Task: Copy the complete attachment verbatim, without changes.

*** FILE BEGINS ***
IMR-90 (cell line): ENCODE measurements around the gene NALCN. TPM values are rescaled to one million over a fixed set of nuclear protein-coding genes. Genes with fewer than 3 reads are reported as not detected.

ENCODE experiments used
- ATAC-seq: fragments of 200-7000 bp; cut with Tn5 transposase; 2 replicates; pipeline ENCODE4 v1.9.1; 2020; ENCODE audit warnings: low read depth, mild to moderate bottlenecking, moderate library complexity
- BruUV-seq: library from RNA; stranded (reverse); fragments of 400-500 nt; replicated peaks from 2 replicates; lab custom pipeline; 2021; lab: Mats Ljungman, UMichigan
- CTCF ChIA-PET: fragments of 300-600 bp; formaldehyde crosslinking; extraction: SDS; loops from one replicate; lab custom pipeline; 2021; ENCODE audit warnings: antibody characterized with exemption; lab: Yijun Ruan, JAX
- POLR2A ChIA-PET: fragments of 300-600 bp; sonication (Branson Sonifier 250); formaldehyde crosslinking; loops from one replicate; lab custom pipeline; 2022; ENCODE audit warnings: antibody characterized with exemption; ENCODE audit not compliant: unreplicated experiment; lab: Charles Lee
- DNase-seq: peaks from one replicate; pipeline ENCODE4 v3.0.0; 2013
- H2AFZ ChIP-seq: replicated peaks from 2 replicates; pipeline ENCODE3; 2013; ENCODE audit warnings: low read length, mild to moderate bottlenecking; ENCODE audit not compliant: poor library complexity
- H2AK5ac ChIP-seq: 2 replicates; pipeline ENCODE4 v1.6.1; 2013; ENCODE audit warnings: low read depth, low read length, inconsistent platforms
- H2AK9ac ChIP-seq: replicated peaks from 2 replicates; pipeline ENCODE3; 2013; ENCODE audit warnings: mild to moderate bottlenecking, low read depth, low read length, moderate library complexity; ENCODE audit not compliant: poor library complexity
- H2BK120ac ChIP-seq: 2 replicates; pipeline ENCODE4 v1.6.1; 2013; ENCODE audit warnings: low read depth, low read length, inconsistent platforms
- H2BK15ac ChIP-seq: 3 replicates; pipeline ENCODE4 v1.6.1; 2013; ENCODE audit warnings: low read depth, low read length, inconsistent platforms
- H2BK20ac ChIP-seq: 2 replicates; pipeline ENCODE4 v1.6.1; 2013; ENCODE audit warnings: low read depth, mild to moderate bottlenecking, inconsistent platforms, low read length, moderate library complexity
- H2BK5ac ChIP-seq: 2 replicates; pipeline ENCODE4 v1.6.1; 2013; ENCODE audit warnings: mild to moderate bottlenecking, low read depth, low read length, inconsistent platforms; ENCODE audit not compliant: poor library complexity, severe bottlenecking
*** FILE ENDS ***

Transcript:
IMR-90 (cell line): ENCODE measurements around the gene NALCN. TPM values are rescaled to one million over a fixed set of nuclear protein-coding genes. Genes with fewer than 3 reads are reported as not detected.

ENCODE experiments used
- ATAC-seq: fragments of 200-7000 bp; cut with Tn5 transposase; 2 replicates; pipeline ENCODE4 v1.9.1; 2020; ENCODE audit warnings: low read depth, mild to moderate bottlenecking, moderate library complexity
- BruUV-seq: library from RNA; stranded (reverse); fragments of 400-500 nt; replicated peaks from 2 replicates; lab custom pipeline; 2021; lab: Mats Ljungman, UMichigan
- CTCF ChIA-PET: fragments of 300-600 bp; formaldehyde crosslinking; extraction: SDS; loops from one replicate; lab custom pipeline; 2021; ENCODE audit warnings: antibody characterized with exemption; lab: Yijun Ruan, JAX
- POLR2A ChIA-PET: fragments of 300-600 bp; sonication (Branson Sonifier 250); formaldehyde crosslinking; loops from one replicate; lab custom pipeline; 2022; ENCODE audit warnings: antibody characterized with exemption; ENCODE audit not compliant: unreplicated experiment; lab: Charles Lee
- DNase-seq: peaks from one replicate; pipeline ENCODE4 v3.0.0; 2013
- H2AFZ ChIP-seq: replicated peaks from 2 replicates; pipeline ENCODE3; 2013; ENCODE audit warnings: low read length, mild to moderate bottlenecking; ENCODE audit not compliant: poor library complexity
- H2AK5ac ChIP-seq: 2 replicates; pipeline ENCODE4 v1.6.1; 2013; ENCODE audit warnings: low read depth, low read length, inconsistent platforms
- H2AK9ac ChIP-seq: replicated peaks from 2 replicates; pipeline ENCODE3; 2013; ENCODE audit warnings: mild to moderate bottlenecking, low read depth, low read length, moderate library complexity; ENCODE audit not compliant: poor library complexity
- H2BK120ac ChIP-seq: 2 replicates; pipeline ENCODE4 v1.6.1; 2013; ENCODE audit warnings: low read depth, low read length, inconsistent platforms
- H2BK15ac ChIP-seq: 3 replicates; pipeline ENCODE4 v1.6.1; 2013; ENCODE audit warnings: low read depth, low read length, inconsistent platforms
- H2BK20ac ChIP-seq: 2 replicates; pipeline ENCODE4 v1.6.1; 2013; ENCODE audit warnings: low read depth, mild to moderate bottlenecking, inconsistent platforms, low read length, moderate library complexity
- H2BK5ac ChIP-seq: 2 replicates; pipeline ENCODE4 v1.6.1; 2013; ENCODE audit warnings: mild to moderate bottlenecking, low read depth, low read length, inconsistent platforms; ENCODE audit not compliant: poor library complexity, severe bottlenecking